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Pals Grp., Inc. v. Quiskeya Trading Corp.

Feb 9, 2017
CASE NO. 16-23905-CIV-GOODMAN (S.D. Fla. Feb. 9, 2017)




PALS GROUP, INC., Plaintiff, v. QUISKEYA TRADING CORP., et al., Defendants.



Plaintiff Pals Group, Inc., doing business as Lakay Foods ("Plaintiff," "Lakay" or "Pals Group"), filed a Motion for Preliminary Injunction ("Motion"). [ECF No. 28]. Defendants Quiskeya Trading Corporation ("Quiskeya") and Patrick Louissaint ("Mr. Louissaint") (collectively referred to as "Defendants") filed an opposition response. [ECF No. 30]. The Undersigned held an evidentiary hearing on the Motion. For the reasons outlined below, the Undersigned denies Plaintiff's Motion.

A. Background

On August 3, 2016, Plaintiff filed an action against Defendants in the Eleventh Judicial Circuit in and for Miami-Dade County, Florida. [ECF No. 1]. Plaintiff alleged the following: misappropriation of trade secrets (count I); violation of Florida's Deceptive and Unfair Trade Practices Act (count II); common law unfair competition (count III); violation of the Lanham Act, 15 U.S.C. § 1125(a) (count IV); breaches of contract against individual Defendant Louissaint (counts V and VI); breach of fiduciary duty against individual Defendant Louissaint (count VII); equitable accounting (count VIII); and unjust enrichment (count IX). [ECF No. 1]. On September 12, 2016, Defendant removed the action on the basis of original federal question jurisdiction for the Lanham Act count and supplemental jurisdiction for the other claims. [ECF No. 1].

On November 4, 2016, Plaintiff filed the instant Motion seeking a preliminary injunction against Defendants to prevent their allegedly "improper use of [Plaintiff's] confidential and trade secret information that was misappropriated by Louissaint, a trusted fiduciary, while he was still employed by [Plaintiff]." [ECF No. 28, p. 1]. Plaintiff contends that "Defendants are utilizing Lakay's trade secrets to unfairly compete with Lakay's business causing it irreparable harm." [ECF No. 28, p. 1].

The Undersigned held an evidentiary hearing on the preliminary injunction motion which lasted approximately five hours. Four witnesses testified at the hearing: (1) Christopher Dupuy, who is the owner of Pals Group; (2) Manual Manning Salazar, who is an information technology ("IT") professional with an IT sale and services company used by Plaintiff; (3) Karly Fils-Aime, who was a previous partner of Pals Group and was in charge of its marketing and sales; and (4) individual Defendant Patrick Louissaint, who previously worked for Pals Group.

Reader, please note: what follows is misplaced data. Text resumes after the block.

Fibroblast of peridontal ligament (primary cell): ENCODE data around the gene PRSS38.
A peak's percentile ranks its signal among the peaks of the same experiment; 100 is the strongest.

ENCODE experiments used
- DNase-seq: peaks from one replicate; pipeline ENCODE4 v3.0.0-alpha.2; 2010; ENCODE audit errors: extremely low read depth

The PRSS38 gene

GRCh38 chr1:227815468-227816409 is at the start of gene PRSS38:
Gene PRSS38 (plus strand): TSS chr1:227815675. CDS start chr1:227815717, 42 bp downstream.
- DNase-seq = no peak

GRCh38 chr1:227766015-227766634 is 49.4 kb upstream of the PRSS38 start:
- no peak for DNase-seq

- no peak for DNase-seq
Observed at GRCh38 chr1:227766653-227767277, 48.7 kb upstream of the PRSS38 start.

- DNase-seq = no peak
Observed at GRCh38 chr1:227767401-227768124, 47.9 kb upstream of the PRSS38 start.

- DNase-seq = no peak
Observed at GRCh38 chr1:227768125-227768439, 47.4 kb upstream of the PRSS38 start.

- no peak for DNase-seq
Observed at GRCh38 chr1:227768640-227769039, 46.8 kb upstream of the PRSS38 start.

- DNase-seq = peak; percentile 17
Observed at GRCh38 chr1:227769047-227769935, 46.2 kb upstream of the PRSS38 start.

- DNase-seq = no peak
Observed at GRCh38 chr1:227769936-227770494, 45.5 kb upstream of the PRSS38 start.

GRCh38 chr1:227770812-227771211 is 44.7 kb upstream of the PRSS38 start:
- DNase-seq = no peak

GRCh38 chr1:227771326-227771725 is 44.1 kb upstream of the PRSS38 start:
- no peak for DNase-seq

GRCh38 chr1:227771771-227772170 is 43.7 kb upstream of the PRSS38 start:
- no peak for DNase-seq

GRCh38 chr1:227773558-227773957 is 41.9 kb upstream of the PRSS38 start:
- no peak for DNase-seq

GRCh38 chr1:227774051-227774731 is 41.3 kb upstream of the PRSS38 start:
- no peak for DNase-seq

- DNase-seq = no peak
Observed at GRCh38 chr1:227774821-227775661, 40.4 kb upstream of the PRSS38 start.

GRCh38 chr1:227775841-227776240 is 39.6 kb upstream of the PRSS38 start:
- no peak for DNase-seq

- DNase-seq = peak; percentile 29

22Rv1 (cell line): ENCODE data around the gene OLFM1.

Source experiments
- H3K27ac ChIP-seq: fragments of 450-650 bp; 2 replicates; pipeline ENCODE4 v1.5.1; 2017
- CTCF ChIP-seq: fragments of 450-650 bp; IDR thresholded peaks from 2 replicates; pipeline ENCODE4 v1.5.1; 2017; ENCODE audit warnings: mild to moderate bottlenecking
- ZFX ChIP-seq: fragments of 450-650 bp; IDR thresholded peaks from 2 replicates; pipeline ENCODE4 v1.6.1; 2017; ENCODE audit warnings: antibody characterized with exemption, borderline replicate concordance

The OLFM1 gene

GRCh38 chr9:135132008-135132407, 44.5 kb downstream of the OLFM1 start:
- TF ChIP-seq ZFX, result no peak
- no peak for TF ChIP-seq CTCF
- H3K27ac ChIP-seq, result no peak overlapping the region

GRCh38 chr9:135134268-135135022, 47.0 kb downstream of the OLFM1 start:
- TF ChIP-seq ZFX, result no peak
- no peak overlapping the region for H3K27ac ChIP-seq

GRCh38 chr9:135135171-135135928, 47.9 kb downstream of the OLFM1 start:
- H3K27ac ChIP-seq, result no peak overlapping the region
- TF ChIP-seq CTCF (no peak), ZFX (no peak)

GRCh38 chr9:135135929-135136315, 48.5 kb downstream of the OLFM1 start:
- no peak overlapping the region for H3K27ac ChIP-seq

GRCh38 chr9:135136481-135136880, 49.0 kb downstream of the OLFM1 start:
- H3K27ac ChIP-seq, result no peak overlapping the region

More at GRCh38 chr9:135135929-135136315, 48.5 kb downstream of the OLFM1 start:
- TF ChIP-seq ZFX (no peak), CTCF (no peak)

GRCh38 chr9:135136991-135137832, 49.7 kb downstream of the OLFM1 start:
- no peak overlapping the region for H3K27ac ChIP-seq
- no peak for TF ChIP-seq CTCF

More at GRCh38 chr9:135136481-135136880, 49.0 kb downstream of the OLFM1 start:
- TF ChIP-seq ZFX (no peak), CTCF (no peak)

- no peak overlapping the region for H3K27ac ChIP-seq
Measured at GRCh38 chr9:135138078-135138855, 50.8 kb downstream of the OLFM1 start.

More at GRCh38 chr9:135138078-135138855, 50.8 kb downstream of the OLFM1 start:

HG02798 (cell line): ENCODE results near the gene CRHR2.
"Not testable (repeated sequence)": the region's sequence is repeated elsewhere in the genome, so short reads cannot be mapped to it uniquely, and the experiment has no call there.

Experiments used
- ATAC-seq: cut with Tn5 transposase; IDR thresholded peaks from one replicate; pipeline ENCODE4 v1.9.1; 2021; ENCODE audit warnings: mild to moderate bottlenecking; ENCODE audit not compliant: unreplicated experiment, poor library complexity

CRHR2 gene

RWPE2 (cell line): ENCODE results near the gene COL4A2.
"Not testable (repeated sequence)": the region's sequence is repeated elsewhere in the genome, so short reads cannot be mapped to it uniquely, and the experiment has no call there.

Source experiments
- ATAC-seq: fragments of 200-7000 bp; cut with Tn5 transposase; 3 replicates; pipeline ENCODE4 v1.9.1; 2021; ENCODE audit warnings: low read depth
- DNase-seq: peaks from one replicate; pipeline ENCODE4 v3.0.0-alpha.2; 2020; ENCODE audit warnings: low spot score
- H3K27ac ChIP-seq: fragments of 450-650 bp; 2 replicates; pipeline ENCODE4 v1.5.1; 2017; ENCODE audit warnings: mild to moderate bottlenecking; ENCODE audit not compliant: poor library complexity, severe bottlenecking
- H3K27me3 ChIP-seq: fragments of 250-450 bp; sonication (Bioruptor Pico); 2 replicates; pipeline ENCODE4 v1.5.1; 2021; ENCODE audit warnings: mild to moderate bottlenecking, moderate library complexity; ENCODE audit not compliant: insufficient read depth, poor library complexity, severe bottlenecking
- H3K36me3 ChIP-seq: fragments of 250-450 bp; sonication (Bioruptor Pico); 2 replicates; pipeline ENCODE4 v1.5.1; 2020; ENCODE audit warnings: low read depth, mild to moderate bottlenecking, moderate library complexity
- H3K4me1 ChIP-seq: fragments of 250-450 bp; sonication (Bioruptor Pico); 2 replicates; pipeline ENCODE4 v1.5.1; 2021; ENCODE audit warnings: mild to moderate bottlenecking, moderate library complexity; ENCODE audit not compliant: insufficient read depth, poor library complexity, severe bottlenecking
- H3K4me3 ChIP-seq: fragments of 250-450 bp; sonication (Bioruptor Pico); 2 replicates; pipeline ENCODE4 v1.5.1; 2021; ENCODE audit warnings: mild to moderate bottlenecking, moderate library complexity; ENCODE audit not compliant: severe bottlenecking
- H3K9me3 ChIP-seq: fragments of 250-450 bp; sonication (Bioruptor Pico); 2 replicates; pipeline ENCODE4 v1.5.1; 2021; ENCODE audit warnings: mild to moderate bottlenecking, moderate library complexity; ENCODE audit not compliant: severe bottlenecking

B. Factual Background

Mr. Dupuy is the owner of Pals Group, which was started in 2005 or 2006. [ECF No. 34, p. 27]. Pals Group is a food import/export distributor dealing in products such as rice, beans, corn meal, tomato paste, and sardines for the Caribbean community living in the U.S. [ECF No. 34, p. 27]. Mr. Louissaint worked as an employee for Plaintiff from February 2008 to July 2012. [ECF No. 34, p. 108]. Mr. Louissaint was hired as an accountant but took on other responsibilities/positions, such as being an assistant, receptionist, and messenger -- and making deposits, purchasing food, and performing IT work. [ECF No. 34, p. 109]. Mr. Louissaint worked for Plaintiff in some capacity through and including April 2016 with access to clients, client lists, price lists and accounting records. [ECF No. 34, pp. 109, 134].

In 2009, Mr. Louissaint started a company named Lakay Discount in Orlando, Florida. It served as a distribution center for Pals Group. [ECF No. 34, p. 110]. Lakay Discount was originally run by Mr. Louissaint's wife until Mr. Louissaint moved from Miami to Orlando to work at Lakay Discount full time. [ECF No. 34, p. 110]. According to Mr. Louissaint, Lakay Discount was opened with the full approval and endorsement of Pals Group. [ECF No. 34, p. 111]. Mr. Dupuy testified that Mr. Louissaint used Pals' Group's credit line to purchase trucks, a warehouse, and other materials and equipment to build that distribution business. [ECF No. 34, pp. 37-39].

Lakay Discount closed and Louissaint became a full-time employee for Plaintiff. [ECF No. 34, p. 117]. A year and a half after working again as an employee of Pals Group, Louissaint was advised that there was a potential buyout of Plaintiff by a company named Iberia. [ECF No. 34, p. 118]. Mr. Louissaint testified that he was advised by an officer of Pals Group that he would not be needed if the Iberia deal went through because Iberia had its own accountant and its own distribution company in Orlando. [ECF No. 34, pp. 118, 122]. Mr. Dupuy testified that Mr. Louissaint decided that he did not want to work for Iberia and instead wanted to run his own business. [ECF No. 34, p. 76].